Hillary Clinton’s favorability rating dropped significantly in a Quinnipiac University poll released Friday, as the months-long investigation into the terrorist attacks in Benghazi, Libya, have begun to drag on the former secretary of State.
“Her score is down substantially from her all-time high score in February,” said Quinnipiac director of polling Peter A. Brown in a statement.
“The drop in favorability is substantial among men, Republicans and independent voters. One reason for her drop may be that 48 percent of voters blame her either a little or a lot for the death of the American ambassador in Benghazi.”
House Oversight Committee Chairman Darrell Issa (R-Calif.) this week subpoenaed State Department documents related to the Obama administration’s talking points about the attack. The State Department has already released more than 100 emails related to the talking points, but Issa called the release “incomplete.”
Many Republicans say the Obama administration, through the State Department, misled the American people about the nature of the attacks in the days following the siege that killed Ambassador Chris Stevens and three other Americans.
White House officials have said the talking points were constructed at a time when it was too early to draw concrete conclusions about the nature of the attacks.
Still, Clinton remains the frontrunner in the 2016 presidential race.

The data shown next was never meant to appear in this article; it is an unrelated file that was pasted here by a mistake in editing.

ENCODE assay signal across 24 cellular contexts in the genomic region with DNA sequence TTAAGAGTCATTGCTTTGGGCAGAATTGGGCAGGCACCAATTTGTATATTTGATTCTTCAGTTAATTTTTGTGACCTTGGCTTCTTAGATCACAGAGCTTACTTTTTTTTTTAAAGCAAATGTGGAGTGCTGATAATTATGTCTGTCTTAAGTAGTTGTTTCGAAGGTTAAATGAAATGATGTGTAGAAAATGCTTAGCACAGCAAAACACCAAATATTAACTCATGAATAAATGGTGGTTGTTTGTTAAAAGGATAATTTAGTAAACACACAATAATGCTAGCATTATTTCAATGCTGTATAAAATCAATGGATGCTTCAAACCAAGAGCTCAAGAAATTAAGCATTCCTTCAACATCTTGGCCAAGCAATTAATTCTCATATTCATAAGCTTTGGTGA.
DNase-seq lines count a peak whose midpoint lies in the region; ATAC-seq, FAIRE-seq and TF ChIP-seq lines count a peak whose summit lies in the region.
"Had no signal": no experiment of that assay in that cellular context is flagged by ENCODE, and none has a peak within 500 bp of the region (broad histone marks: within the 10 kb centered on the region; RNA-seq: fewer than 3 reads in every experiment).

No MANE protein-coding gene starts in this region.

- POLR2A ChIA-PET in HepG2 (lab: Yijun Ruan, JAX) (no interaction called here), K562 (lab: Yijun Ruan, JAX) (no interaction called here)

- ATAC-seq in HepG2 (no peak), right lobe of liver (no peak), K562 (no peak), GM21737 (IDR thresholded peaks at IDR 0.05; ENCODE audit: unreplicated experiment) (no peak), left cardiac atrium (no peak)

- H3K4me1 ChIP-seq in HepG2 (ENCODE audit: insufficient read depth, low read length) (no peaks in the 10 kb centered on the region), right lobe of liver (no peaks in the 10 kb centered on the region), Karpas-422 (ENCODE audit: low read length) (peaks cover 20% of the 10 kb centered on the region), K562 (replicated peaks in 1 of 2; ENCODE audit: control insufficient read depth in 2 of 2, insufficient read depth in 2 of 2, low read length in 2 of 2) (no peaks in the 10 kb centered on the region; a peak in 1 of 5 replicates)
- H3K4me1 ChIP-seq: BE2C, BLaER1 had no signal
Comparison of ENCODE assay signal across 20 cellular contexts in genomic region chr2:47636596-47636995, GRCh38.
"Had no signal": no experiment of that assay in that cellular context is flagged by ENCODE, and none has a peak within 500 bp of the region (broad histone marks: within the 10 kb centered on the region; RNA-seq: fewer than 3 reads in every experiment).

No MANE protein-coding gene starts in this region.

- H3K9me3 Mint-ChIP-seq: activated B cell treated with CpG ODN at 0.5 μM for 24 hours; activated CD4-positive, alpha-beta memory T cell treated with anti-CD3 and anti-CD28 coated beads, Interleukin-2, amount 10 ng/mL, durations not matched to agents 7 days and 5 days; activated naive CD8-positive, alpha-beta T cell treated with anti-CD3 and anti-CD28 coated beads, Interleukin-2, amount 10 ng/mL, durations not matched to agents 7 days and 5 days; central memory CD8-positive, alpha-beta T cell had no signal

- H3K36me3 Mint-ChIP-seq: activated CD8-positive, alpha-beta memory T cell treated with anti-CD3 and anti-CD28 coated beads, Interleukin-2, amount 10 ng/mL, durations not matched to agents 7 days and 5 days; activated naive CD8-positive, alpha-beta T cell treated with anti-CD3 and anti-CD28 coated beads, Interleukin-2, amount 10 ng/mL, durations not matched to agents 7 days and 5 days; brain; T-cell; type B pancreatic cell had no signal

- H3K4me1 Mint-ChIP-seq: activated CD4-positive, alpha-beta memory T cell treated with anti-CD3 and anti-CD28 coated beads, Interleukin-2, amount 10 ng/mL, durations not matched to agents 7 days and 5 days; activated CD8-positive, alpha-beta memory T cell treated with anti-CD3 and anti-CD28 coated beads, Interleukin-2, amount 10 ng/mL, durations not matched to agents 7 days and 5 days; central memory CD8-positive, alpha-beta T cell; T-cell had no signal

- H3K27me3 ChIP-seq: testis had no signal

Quinnipiac polled two potential Republican challengers: Sen. Rand Paul (Ky.) and former Florida Gov. Jeb Bush. Paul clocked in at 32 percent favorable and 24 percent unfavorable. Bush was at 29 percent positive and 29 percent negative.
Clinton leads Paul 49 percent to 41 percent in a hypothetical head-to-head match-up and leads Bush 48 to 40.
“Former Secretary of State Hillary Clinton remains the queen of the 2016 hill at this point, but the wide gap between her and some of the leading Republican contenders on favorability may be closing, as her overall favorability has taken a hit,” Brown said.
Vice President Biden suffers from a negative approval rating, at 37 percent favorable and 44 percent unfavorable.
“If Ms. Clinton chooses not to run in 2016, the potential Democratic field could include a somewhat unpopular vice president and a number of new faces who are unknown to the vast majority of Americans,” Brown said.
The Quinnipiac poll of 1,419 registered voters was conducted between May 22 and May 28 and has a 2.6 percentage point margin of error.